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Let $A$ and $B$ be two skew symmetric matrices of order $n$ over a finite field with characteristic not equal $2.$ Also let $\mathrm{Rank}(A)=\mathrm{Rank}(B)$ (which is even, we know). Then I want to show that there is an invertible matrix $P$ such that $P^tAP=B$. I need some idea to prove this.

Thanks

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Before solving the problem, let us ponder a little. If the problem statement is true, then you can pick, from each equivalence class of skew symmetric matrices of the same ranks, a representative as a canonical form.

What canonical form would have a nice structure? Diagonal matrix would be nice, but if a matrix is both skew symmetric and diagonal, it must be zero. So, this in general doesn't work. What about a block-diagonal matrix? Perhaps a direct sum of $2\times2$ skew symmetric matrices and a zero sub-block? Can it be $\pmatrix{0&-1\\ 1&0}\oplus\cdots\oplus\pmatrix{0&-1\\ 1&0}\oplus0$?

We shall prove that, when $A$ is a skew symmetric matrix over a field of characteristic $\ne2$, its rank must be $2k$ for some integer $k$ (hence the rank is even) and it is congruent to a direct sum of $k$ sub-blocks of the form $K=\pmatrix{0&-1\\ 1&0}$ and a zero sub-block of size $(n-2k)\times(n-2k)$.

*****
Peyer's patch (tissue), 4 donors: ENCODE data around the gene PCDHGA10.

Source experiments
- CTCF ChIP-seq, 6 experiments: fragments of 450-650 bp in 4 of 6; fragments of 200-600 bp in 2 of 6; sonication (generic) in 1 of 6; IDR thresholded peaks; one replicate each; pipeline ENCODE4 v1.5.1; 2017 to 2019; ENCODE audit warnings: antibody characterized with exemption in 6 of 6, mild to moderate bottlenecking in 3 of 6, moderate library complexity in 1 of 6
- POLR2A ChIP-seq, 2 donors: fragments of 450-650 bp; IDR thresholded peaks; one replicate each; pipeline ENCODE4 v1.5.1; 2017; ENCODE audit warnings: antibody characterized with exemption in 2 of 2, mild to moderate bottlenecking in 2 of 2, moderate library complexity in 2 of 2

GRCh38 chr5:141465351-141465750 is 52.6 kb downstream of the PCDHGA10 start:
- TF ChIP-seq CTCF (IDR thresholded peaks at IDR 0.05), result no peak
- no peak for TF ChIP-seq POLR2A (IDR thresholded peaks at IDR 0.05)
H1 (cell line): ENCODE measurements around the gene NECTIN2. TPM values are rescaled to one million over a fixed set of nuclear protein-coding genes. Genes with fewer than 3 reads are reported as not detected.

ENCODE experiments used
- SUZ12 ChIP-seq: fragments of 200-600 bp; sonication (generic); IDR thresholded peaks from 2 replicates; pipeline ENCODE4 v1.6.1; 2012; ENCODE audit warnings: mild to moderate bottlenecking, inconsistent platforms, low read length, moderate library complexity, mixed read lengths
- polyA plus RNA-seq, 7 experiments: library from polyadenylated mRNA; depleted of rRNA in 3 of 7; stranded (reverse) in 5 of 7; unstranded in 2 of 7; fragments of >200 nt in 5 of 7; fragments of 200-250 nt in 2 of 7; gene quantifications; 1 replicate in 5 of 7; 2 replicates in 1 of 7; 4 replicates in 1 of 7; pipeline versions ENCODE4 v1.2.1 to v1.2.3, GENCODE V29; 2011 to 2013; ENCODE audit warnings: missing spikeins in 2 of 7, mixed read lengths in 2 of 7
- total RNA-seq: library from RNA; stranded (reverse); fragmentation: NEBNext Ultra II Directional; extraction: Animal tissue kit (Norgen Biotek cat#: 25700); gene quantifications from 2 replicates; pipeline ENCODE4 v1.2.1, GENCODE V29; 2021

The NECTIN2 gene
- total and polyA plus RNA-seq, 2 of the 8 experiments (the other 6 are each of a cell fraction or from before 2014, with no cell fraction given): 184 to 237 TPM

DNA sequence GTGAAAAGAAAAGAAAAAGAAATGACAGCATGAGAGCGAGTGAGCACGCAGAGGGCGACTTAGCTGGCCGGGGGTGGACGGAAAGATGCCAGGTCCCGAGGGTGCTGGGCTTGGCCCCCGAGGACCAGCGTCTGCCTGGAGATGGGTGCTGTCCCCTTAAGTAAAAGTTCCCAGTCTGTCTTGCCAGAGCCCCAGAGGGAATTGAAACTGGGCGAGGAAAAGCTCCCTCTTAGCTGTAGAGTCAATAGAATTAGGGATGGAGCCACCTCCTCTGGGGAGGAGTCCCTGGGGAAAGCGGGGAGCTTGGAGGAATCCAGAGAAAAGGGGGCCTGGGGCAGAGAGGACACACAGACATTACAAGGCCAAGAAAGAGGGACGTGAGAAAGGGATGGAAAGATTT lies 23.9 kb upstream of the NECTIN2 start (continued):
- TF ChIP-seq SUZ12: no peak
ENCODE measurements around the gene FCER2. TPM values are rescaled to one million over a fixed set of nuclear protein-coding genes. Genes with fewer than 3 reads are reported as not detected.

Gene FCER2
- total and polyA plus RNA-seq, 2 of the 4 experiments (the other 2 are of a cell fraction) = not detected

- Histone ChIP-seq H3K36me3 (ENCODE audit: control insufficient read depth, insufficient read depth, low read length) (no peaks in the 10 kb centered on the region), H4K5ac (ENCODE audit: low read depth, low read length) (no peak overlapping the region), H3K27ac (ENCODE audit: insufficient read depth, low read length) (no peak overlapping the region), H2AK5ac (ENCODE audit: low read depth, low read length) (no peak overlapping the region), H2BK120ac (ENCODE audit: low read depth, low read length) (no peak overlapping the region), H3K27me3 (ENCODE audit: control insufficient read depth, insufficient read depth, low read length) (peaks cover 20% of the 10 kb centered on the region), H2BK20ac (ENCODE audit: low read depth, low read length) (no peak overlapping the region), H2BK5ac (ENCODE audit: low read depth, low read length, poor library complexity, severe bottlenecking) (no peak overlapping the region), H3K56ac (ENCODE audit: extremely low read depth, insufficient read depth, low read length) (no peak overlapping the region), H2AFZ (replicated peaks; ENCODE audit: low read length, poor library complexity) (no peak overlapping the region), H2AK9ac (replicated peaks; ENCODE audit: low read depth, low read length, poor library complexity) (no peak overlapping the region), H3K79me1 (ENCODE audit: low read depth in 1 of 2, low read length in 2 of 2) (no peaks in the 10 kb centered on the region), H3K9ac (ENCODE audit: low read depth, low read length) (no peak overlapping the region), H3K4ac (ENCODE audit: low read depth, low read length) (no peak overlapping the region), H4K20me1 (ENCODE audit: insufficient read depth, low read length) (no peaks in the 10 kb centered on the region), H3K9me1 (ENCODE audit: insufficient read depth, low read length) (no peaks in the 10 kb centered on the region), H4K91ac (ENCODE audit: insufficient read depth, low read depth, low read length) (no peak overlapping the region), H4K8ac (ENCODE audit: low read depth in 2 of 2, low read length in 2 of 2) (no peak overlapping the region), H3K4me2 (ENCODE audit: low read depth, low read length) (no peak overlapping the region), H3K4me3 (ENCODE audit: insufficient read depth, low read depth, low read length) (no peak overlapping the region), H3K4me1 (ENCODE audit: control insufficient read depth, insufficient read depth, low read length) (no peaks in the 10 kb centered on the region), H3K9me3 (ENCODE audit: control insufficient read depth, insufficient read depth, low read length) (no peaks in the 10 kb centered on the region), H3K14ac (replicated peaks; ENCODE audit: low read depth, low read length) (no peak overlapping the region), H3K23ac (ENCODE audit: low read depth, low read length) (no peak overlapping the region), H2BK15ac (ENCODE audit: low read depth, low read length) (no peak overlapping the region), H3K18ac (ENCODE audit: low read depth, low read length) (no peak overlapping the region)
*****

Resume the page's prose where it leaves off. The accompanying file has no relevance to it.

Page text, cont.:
We can prove this by mathematical induction. The cases $n=1$ is trivial. If $n=2$ and $A\ne0$, since it is skew symmetric and the field has characteristic $\ne2$, the matrix must have a zero diagonal. That is, $A=aK$ for some $a\ne0$. Hence $A$ is congruent to $$ \pmatrix{1&0\\ 0&\frac1a}\pmatrix{0&-a\\ a&0}\pmatrix{1&0\\ 0&\frac1a}=K. $$ Now suppose $n>2$. If $A\ne0$, then some principal $2\times2$ submatrix of $A$ is equal to $aK$ for some $a\ne0$. Thus $A$ is congruent (actually permutation-similar) to a matrix of the form $\pmatrix{aK&-V^T\\ V&M}$, which in turn is congruent to $$ \pmatrix{I_2&0\\ \frac1aVK&I_{n-2}}\pmatrix{aK&-V^T\\ V&M}\pmatrix{I_2&-\frac1aKV^T\\ 0&I_{n-2}}=\pmatrix{aK&0\\ 0&M-\frac1aVKV^T}, $$ which is a direct sum of two smaller skew symmetric matrices. Therefore, the conclusion follows by mathematical induction.

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  • $\begingroup$ Although I up-voted the answer, I think it needs to be complete. Actually, when I was reading your answer, I was expecting to see how you find the matrix $P$ while you proved some fact that was already a theorem in Hoffman's book. Could you please let me know how we can conclude that there are such a matrix $P$ when we know that both $A$ and $B$ are similar to some same matrix? $\endgroup$
    – Majid
    Commented May 26, 2018 at 8:58

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